Installation

if you use Windows or OS X; the nodejs.org website offers installers for those operating systems, go to http://nodejs.org/ and  you can directly install.



Installing on Windows

Probably asks for cygwin packages, if not installed.

The http://nodejs.org/dist/latest/ directory contains the latest .msi package (such as node-v0.6.15.msi when Node v0.6.15 was the latest) that you may use to install both Node.js engine and npm.

Installing on Mac

The http://nodejs.org/dist/latest/ directory contains the latest .pkg package (such as node-v0.6.15.pkg when Node v0.6.15 was the latest).



Building on GNU/Linux and other UNIX

There's a number of ways to install Node.js on Linux
The filenames vary with the Node's version. The following examples are for Node v0.6.18.



Prerequisites:-

1. GNU make 3.81 or newer. Pre-installed on most systems. Sometimes called gmake.

2. python 2.6 or 2.7. The build tools distributed with Node run on python.

3. libssl-dev (Node v0.6.x only.) Can usually be installed on *NIX systems with your favorite package manager. Pre-installed on OS X.

4. libexecinfo (FreeBSD and OpenBSD only.) Required by V8. pkg_add -r libexecinfo installs it.


Do something like this

tar -zxf node-v0.6.18.tar.gz   #Download this from nodejs.org
cd node-v0.6.18
./configure
make
sudo make install


Or, if you'd like to install from the repository 

git clone https://github.com/joyent/node.git
cd node
git checkout v0.6.18     #Try checking nodejs.org for what the stable version is
./configure
make
sudo make install

You may wish to install Node in a custom folder instead of a global directory.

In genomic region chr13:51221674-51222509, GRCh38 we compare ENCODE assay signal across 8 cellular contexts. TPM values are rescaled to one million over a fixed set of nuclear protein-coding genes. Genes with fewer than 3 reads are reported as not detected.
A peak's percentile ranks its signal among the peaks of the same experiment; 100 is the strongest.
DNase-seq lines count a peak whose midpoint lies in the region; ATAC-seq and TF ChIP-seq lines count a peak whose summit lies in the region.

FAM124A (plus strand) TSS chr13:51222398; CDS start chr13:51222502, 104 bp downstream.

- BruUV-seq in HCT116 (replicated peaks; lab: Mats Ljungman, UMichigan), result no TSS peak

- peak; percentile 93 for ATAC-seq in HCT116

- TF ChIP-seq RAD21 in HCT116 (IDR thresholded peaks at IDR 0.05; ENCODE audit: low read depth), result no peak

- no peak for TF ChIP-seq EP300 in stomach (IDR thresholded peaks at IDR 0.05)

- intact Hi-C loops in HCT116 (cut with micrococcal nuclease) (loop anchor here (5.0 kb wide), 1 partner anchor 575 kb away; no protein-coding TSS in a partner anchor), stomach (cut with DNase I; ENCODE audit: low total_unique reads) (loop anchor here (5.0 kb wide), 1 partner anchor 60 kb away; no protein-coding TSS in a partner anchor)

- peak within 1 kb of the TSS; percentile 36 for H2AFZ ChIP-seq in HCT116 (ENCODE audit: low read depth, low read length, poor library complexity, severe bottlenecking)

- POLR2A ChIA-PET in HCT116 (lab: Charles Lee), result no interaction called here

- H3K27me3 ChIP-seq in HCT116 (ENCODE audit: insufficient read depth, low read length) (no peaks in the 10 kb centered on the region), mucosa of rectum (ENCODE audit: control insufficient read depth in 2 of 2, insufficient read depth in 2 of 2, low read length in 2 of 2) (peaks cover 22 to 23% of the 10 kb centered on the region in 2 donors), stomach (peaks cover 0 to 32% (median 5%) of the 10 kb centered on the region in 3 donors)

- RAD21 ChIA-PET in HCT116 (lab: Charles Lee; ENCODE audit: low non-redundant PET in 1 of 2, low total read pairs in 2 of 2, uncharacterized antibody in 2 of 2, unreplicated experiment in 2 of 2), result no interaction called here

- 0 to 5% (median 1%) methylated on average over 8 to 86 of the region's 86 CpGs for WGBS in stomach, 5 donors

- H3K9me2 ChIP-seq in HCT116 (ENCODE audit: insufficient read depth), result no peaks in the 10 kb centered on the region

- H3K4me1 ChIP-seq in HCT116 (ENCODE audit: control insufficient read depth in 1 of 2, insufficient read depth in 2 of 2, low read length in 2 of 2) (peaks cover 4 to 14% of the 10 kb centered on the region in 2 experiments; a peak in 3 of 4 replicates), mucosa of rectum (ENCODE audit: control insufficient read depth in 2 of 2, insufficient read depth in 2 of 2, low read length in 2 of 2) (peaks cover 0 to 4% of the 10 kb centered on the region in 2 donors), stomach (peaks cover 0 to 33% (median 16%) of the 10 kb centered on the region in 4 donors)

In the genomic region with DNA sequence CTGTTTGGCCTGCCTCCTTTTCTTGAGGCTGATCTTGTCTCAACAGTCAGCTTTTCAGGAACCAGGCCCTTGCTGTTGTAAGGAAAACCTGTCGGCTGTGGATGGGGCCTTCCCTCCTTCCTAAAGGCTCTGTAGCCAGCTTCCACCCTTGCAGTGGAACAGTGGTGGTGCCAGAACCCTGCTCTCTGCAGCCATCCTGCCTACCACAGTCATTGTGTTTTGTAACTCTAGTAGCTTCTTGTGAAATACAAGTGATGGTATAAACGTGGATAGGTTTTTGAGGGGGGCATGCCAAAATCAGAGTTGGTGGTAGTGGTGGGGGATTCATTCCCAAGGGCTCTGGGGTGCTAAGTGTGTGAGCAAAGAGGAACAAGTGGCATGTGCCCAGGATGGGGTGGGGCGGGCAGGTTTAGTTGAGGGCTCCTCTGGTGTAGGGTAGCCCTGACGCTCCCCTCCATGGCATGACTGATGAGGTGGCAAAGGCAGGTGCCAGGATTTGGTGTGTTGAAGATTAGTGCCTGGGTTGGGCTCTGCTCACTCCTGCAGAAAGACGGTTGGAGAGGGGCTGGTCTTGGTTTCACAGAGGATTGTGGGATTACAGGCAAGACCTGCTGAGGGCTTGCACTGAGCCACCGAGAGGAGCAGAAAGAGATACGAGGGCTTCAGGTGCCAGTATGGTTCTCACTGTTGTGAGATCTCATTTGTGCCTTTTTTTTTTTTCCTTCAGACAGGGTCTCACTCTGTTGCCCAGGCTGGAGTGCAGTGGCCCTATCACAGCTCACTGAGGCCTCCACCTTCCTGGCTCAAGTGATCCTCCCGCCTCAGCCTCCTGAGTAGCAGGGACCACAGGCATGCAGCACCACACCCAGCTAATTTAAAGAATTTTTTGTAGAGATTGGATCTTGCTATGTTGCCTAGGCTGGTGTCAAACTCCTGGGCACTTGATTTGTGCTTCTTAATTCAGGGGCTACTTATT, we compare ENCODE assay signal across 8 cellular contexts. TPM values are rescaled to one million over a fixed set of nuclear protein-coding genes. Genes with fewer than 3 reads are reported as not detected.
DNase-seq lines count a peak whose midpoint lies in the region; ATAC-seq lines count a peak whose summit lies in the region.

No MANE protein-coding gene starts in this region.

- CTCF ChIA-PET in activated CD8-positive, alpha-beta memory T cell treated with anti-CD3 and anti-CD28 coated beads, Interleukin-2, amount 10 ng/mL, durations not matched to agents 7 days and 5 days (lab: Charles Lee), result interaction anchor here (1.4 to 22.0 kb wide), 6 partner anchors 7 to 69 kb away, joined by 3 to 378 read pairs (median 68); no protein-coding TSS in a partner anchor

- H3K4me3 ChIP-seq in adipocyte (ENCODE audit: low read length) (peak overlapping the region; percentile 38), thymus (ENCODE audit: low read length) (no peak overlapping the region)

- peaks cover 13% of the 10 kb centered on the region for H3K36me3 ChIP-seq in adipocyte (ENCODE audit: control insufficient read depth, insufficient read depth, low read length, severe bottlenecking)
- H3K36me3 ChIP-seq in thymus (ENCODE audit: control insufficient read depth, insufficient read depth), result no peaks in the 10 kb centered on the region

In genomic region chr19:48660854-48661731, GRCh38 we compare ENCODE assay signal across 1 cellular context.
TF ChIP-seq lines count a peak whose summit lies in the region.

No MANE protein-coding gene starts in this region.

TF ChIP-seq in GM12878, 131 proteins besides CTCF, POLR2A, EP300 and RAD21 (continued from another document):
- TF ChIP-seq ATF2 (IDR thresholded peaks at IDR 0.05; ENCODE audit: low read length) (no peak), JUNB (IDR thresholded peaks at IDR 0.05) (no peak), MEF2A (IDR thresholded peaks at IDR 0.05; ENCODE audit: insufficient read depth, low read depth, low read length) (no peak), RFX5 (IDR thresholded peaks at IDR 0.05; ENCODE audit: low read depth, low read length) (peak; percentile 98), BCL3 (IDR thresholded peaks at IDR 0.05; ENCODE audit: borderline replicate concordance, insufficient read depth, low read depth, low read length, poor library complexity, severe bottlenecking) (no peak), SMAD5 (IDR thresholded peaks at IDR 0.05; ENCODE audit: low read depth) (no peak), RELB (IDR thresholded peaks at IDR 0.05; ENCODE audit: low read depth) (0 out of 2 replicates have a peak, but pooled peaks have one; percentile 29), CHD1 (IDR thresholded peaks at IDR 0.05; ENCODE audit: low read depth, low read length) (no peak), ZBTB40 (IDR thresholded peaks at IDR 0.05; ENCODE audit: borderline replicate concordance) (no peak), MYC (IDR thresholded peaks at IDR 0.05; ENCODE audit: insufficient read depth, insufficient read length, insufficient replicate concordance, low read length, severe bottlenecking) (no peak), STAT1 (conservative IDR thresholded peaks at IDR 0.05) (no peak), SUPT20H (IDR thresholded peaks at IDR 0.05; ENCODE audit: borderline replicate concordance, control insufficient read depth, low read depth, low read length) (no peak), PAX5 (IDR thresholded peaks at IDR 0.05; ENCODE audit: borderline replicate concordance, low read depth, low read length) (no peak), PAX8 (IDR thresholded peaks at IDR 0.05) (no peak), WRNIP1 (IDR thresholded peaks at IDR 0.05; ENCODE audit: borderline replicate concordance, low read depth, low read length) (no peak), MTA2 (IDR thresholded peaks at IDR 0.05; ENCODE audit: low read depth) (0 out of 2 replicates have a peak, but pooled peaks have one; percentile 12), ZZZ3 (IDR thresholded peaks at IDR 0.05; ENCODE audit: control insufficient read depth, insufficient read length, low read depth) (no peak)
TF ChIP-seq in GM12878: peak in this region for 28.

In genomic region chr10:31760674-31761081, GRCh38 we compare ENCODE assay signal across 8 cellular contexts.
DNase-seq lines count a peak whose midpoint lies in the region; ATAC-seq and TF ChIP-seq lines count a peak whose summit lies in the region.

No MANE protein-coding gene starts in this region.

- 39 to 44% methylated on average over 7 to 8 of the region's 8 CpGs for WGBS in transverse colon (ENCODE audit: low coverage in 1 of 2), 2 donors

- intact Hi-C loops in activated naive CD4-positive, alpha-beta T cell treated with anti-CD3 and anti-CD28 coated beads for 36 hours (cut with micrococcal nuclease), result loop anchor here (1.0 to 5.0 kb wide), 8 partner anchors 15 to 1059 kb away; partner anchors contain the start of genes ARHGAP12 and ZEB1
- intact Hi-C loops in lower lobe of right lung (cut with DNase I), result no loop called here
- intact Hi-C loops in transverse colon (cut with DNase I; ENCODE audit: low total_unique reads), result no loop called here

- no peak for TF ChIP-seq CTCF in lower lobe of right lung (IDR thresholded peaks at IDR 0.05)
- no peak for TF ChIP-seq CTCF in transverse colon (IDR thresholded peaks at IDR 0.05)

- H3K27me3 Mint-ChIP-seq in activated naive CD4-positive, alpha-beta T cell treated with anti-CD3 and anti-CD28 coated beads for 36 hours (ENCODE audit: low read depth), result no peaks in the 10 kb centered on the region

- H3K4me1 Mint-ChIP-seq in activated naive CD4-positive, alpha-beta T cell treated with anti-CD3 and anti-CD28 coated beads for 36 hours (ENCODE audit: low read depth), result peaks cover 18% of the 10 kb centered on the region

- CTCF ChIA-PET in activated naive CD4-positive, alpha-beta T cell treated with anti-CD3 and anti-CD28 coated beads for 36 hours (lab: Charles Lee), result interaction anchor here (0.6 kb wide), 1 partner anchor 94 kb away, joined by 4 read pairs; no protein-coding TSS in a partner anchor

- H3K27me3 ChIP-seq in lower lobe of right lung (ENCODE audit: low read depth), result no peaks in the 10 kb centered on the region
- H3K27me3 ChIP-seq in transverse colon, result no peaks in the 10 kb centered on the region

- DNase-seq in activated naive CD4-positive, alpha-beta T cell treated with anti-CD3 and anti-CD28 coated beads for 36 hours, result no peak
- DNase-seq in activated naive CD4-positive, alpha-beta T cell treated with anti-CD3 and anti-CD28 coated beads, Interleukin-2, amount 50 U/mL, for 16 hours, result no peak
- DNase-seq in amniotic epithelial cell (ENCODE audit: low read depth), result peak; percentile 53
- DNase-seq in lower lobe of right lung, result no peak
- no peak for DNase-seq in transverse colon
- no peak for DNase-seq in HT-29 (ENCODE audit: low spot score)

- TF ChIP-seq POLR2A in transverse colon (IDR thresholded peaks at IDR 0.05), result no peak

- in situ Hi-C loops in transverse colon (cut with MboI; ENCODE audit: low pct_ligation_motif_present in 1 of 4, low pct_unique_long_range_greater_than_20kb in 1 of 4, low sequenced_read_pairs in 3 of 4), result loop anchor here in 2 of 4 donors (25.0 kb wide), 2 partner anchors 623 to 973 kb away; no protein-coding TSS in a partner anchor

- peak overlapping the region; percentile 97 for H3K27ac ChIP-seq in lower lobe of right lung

./configure --prefix=/opt/node
make
sudo make install





Saturday, 23 February 2013

How to Disable Ubuntu’s Guest Account

Here i am giving a quick tip that shows you how to remove / disable the guest account from  login screen of Ubuntu.



By default, Ubuntu is comes with the guest account enabled and shown on the login screen. If you want to remove it .

open the terminal and run below command

sudo sh -c 'echo "allow-guest=false" >> /etc/lightdm/lightdm.conf'


Now Restart your computer and the guest account should be gone.





Friday, 15 February 2013

Installation of Webmin on a CentOS server




Repository Configuration

Before install Webmin, you'll need to set up your repositories to pull the Webmin package via yum. To do this, we need to create "webmin.repo" file in the /etc/yum.repos.d/ directory.

sudo nano /etc/yum.repos.d/webmin.repo

In this file, place the following lines:

[Webmin]
name=Webmin Distribution Neutral
baseurl=http://download.webmin.com/download/yum
enabled=1

Save and close the file.
Now we'll import the GPG key for the repository.

sudo rpm --import http://www.webmin.com/jcameron-key.asc

Now the repository is configured! 

Install Pre-Requisites
Now that we have the software downloaded we need to install a few pre-requisites before installation. Type the following command below to install the required modules:

sudo yum -y install perl-Net-SSLeay
Note: It *is* case sensitive.

Installation
Now it is time to install the Webmin package.To do so, use the command below

sudo yum install webmin

Once the installation has completed you should get the following message:

Webmin install completed . You can now login https:server:10000/ as root with your root password.



Thursday, 14 February 2013

Check your Array type in PHP


if you want to know your array is a numerical or associative for some specific task but PHP don't have any in built functions.i write down one function which return output in Boolean if Array is a Associative it will return True else it will return False..
 

//function
 
 function is_assoc($array) {
 
  return (bool)count(array_filter(array_keys($array), 'is_string'));
 
}


 //test some array
 
var_dump(is_assoc(array('a', 'b', 'c')));  // false(numeric key)
 
var_dump(is_assoc(array("0" => 'a', "1" => 'b', "2" => 'c')));  // false(numeric key)
 
var_dump(is_assoc(array("1" => 'a', "0" => 'b', "2" => 'c')));  // false(numeric key)
 
var_dump(is_assoc(array("a" => 'a', "b" => 'b', "c" => 'c')));  // true(associative key)